Examine your assumptions, emotions, and background before choosing what to share with others. Internally, we process what we observe, making sense of it, and then select an action or response. Sometimes, this process happens very quickly. We may feel we don’t have a lot of choice about our actions, particularly when we have a strong emotional reaction.

The ability to observe ourselves and become self-aware is one of the key characteristics that makes us human. We have the capacity simultaneously to make assumptions about an observation, experience emotions, and also become aware of what is going on. It is as if we are in a theatre, shining a light on the actors and noticing their thoughts and feelings. When we notice our excitement, some part of us is feeling excited and another part is noticing this emotion. Becoming aware is a critical tool for managing and supporting ourselves to engage in valuable conversations. When we are aware, we are more free to make a choice about how we will respond and what we will share with others.

According to the Harvard Business Review, seventy-five members of Stanford Graduate School of Business’ Advisory Council almost unanimously identified self-awareness as the most important ability for leaders to develop. Sadly, many leaders, especially those early in their careers, believe they are working so hard that they don’t have much time for self-exploration. Other research on emotional intelligence identifies self-awareness as a key distinguishing factor in determining success in many areas. The simple process of asking yourself, “based on what I am observing, I assume…, I feel…, Because…” will support you in greatly increasing your awareness and leadership capacity.

One challenge is to remember that our emotions are influenced by our thoughts. Sometimes we fail to realize that our thoughts influence our perceptions, emotions, and experiences. For instance, when we are absorbed in watching a really good movie, we get so engaged that we feel like the experience is real. Our thoughts determine how we feel about a situation. If you think, “I am going to fail this assignment,” you are likely to feel stressed and worried. However, if you think, “I am going to be successful,” you are likely to feel energized. Sometimes, our first instinct is to try to blame external circumstances for how we are feeling. We seem to forget that our thoughts are influencing our emotions and perceptions.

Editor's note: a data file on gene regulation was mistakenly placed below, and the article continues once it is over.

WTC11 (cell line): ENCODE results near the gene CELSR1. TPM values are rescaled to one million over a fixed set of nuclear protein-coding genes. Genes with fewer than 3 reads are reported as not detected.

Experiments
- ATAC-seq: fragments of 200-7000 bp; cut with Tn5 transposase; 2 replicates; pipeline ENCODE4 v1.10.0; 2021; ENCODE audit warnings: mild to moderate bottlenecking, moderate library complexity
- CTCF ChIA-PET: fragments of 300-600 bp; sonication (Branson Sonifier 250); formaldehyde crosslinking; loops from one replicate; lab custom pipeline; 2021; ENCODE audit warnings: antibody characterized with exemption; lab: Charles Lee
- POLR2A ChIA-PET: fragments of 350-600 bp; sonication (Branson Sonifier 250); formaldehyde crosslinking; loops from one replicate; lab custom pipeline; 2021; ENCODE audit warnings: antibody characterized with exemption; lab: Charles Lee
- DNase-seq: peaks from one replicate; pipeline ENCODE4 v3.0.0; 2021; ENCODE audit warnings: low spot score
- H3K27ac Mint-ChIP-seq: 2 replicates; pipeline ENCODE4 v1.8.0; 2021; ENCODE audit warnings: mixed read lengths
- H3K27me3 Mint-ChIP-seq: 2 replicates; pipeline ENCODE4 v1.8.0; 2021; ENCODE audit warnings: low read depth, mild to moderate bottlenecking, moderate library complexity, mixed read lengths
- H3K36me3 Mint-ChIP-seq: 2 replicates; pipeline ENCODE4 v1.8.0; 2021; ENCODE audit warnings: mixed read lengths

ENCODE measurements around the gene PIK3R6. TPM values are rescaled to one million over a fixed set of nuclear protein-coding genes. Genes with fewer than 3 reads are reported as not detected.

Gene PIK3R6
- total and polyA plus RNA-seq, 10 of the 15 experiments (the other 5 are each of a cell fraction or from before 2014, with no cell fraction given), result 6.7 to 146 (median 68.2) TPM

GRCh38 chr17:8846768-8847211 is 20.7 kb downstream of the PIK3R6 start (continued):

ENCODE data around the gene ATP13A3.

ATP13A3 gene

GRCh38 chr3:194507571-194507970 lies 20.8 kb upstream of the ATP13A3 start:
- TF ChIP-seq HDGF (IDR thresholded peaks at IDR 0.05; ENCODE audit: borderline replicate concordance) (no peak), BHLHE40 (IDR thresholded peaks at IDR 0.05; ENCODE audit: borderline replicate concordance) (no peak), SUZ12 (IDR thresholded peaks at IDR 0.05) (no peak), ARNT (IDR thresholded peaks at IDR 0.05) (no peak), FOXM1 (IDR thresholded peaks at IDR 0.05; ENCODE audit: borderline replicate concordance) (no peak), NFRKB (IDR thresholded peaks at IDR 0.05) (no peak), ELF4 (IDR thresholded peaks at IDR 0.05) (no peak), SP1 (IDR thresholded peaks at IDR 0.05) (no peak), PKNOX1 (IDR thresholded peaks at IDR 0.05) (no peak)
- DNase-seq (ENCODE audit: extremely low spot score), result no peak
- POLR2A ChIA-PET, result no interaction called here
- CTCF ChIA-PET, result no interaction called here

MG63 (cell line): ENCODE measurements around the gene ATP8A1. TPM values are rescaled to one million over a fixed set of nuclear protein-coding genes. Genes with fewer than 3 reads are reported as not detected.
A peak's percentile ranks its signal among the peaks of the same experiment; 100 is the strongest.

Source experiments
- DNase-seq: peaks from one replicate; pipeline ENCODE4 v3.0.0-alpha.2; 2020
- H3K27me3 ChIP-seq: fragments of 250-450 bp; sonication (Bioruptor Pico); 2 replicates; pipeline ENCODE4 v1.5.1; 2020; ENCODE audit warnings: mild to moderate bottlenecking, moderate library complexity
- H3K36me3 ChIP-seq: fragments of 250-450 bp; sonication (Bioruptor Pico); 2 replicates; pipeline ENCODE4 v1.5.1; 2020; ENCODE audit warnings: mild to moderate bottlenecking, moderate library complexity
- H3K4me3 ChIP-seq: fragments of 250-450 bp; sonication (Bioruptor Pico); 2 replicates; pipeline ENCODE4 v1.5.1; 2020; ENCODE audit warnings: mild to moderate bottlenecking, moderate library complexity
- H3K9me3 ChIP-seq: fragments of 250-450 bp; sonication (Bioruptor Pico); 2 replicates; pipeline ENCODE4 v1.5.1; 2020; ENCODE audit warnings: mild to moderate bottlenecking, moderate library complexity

Let’s try a simple experiment. Imagine you are in an airplane and looking forward to arriving at your destination. You hear an announcement that due to heavy air traffic, your plane is going to be late (this is your observable data). How do you respond? You may think, “I hate flying. Why are there so many delays? This is unfair.” You may notice your emotions of anger, frustration, and worry. Or you could think, “This delay gives me time to read a book, complete some work, finish a movie, do some thinking, or listen to my favorite music.” Using this second approach, you may feel peaceful and appreciate the time to yourself. The observable data— the delay of the airplane— remains the same. Your thoughts and declarations about the situation, however, influence your subsequent emotions.

The Consortium for Research on Emotional Intelligence in Organizations demonstrates that those who are most aware of their thoughts and emotions are more successful than their peers. In many studies, people say they prefer to work with leaders who are self-aware. In fact, this kind of awareness, which is part of emotional intelligence, has been found to be a greater indicator of success than cognitive intelligence in study after study. When we notice our sensations and emotions, we are more at choice to examine our thoughts and reflect on how we want to respond.

Our thoughts and emotions are messengers that support us in taking action. Because thoughts and emotions occur so quickly, we often react and move directly to taking action based on our perceptions. If we make it a habit to check-in with ourselves and notice our thoughts and emotions, we will be more at choice about how we want to act and relate to others. Since most of us were not taught to pay attention to our thoughts, emotions, and background, it initially takes practice. However, once you get in the habit, it is not hard. Often, you will first notice your sensations or feelings; then you notice your emotions, and finally, you can review your thoughts.

Meditation or mindfulness is one way to practice regularly paying attention to our thoughts and emotions. A lot of research supports the health and wellbeing benefits of mindfulness. To experience the benefits requires noticing your breath and your thoughts and emotions and labeling them; then you will be more aware and better able to act from a place of choice.

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